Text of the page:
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Plan B Was a Failure From the Start
By Loren Heal on December 22, 2012
Speaker of the House John Boehner (R-OH) has been playing a bad messaging strategy, one that raises tactics above principle, conflating the fortunes of the Speaker with that of his party and his party with the broader conservative movement.
The Speaker asked House conservatives to vote for an unpassable bill they didn't want in order to show President Obama's intransigence. Whether it had passed or not, that message would not have been received, but another would have: conservatives would have voted for a tax increase after having campaigned against doing so. Had it gotten to President Obama's desk, he would have vetoed it, but the blame would still have been put on Republicans.
After watching Speaker Boehner manipulate his way into the creation of the fiscal cliff, back primary challengers to conservatives, and then toss conservatives off key committees, the lack of trust was too great in the Speaker. He reached a tipping point past which his promises meant nothing and threats served only to steel his opposition.
Everyone's taxes were always going to go up. The fiscal cliff negotiations are about who gets the blame. Boehner wanted to pass something the Democrats would block, so he could avoid blame for going over the cliff he himself had created.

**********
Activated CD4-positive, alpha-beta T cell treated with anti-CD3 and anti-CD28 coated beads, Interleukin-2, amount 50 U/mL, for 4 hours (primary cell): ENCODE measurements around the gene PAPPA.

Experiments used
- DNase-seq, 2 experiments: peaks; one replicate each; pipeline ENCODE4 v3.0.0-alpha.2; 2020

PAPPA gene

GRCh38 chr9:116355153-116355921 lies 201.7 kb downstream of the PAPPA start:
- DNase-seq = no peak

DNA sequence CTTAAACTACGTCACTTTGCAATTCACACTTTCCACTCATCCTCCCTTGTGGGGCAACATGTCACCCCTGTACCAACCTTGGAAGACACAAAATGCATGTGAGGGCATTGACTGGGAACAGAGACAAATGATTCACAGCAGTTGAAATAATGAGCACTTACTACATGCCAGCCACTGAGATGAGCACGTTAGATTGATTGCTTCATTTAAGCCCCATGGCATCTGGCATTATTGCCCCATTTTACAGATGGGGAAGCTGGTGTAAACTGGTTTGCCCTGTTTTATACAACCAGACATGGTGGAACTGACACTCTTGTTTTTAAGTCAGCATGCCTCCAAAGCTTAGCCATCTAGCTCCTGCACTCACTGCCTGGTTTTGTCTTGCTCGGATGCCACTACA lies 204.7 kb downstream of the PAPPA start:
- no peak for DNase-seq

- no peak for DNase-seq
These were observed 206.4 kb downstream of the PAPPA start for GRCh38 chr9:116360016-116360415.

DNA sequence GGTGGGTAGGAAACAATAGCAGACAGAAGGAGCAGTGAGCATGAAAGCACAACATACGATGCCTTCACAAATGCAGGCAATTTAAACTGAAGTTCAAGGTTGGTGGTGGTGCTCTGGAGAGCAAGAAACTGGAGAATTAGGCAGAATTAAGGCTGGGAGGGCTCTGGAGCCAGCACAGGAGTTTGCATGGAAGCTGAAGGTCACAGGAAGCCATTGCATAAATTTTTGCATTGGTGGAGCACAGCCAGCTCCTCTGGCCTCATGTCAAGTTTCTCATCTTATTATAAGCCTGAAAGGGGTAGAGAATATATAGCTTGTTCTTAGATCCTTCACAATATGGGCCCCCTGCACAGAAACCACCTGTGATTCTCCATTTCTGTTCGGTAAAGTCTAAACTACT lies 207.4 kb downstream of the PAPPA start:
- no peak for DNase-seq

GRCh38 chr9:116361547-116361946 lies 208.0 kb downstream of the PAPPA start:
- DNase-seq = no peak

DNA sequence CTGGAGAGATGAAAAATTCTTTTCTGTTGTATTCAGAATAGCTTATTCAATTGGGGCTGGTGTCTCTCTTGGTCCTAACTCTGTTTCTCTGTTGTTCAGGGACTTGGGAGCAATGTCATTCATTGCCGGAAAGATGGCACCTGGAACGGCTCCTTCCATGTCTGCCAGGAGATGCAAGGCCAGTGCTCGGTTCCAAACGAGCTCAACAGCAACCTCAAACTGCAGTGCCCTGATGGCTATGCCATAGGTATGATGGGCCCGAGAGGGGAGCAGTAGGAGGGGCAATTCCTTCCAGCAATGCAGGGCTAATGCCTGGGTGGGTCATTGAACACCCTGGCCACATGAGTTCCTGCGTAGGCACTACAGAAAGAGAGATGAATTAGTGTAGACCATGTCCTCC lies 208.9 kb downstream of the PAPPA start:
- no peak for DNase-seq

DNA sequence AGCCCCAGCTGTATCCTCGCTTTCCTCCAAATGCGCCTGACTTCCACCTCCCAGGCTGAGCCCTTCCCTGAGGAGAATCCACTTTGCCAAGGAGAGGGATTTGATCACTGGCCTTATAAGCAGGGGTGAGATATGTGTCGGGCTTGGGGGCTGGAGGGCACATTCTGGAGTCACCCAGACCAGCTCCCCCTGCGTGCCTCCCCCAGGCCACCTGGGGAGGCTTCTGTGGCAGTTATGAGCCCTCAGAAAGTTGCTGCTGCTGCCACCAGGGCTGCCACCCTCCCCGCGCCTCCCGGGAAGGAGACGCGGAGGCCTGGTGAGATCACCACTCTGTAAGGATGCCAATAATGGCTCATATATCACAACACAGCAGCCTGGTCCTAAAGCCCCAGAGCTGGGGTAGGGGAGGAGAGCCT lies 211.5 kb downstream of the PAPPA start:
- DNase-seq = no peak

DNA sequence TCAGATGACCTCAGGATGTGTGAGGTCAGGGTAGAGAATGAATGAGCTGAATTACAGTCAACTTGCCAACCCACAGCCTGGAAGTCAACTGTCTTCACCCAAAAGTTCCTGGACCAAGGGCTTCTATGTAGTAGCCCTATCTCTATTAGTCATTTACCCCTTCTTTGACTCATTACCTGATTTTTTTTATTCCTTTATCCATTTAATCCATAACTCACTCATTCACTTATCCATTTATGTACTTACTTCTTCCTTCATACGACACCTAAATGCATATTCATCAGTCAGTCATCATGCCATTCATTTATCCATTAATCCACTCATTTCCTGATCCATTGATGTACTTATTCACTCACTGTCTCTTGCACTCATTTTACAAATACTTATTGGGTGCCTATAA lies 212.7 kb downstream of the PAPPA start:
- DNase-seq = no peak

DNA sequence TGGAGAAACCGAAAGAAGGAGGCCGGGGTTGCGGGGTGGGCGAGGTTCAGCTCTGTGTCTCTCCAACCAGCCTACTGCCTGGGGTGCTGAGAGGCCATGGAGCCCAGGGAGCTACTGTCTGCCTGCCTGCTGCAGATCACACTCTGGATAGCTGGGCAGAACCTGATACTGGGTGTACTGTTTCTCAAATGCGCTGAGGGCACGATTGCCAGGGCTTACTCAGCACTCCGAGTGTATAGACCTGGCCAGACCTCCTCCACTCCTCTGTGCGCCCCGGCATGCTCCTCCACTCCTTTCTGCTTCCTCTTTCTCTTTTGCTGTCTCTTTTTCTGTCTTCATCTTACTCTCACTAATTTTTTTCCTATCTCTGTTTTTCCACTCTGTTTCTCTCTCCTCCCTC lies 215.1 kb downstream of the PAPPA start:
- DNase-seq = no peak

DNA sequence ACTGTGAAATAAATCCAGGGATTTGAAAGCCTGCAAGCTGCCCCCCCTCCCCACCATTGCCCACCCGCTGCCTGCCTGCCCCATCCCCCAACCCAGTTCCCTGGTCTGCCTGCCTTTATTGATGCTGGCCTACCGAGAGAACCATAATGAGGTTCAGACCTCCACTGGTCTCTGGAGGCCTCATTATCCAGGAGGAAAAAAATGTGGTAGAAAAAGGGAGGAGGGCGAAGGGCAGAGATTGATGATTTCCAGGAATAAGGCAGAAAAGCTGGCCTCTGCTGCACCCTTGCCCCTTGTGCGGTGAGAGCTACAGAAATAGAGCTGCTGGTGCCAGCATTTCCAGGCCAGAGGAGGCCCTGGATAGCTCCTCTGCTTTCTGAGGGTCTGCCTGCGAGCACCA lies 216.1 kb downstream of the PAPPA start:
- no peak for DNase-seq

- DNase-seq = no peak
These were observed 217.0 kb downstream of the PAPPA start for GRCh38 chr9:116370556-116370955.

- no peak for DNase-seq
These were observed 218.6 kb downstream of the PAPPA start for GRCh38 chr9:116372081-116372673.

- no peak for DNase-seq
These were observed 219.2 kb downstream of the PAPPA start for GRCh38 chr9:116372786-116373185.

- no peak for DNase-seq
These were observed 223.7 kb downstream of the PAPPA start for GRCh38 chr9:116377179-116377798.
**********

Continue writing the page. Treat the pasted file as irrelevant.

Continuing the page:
President Obama demonstrated repeatedly that he was not interested in bargaining, but would like to go over the cliff, allowing tax rates to rise on everyone, so that he could then lower rates for everyone but the rich. No longer would we refer to the "Bush Tax Cuts," but "The Obama Tax Cuts."
As Erick Erickson put it,
The fact is the GOP is going to get blamed no matter what. The fact is, if the GOP signaled to the American public it was willing to raise taxes on anyone, Barack Obama would have still rejected their deal and the GOP would still get blamed.
Democrats were not going to pass that bill. They were rallying against it, using absurd analysis from the left-leaning Tax Policy Institute to claim it was a tax hike on the middle class and tax cut for the wealthy.
As Daniel Horowitz said over at Redstate, the Plan B episode was a chance for House conservatives to show they learned from the Cut, Cap and Balance fight of 2011:
Despite the fact that we all warned that Boehner would never stand by the plan and that they’d be breaking their CCB/debt ceiling pledge for nothing, they passed his bill. Yes, unlike this time, there weren’t enough intransigent, knucklehead, knuckle-dragging, Tea Party rubes who were willing to block it. Even though not a single Democrat supported it, the bill passed 218-210. They all rallied behind Boehner to “strengthen his hand” in the hopes of getting a good deal. Well, less than 24 hours later, he announced the grand bargain, which gave Obama a $2.1 trillion blank check with no balanced budget amendment and a defense sequester trap that they are dealing with to this day. Boehner said at the time that he got 98% of what he wanted from the deal.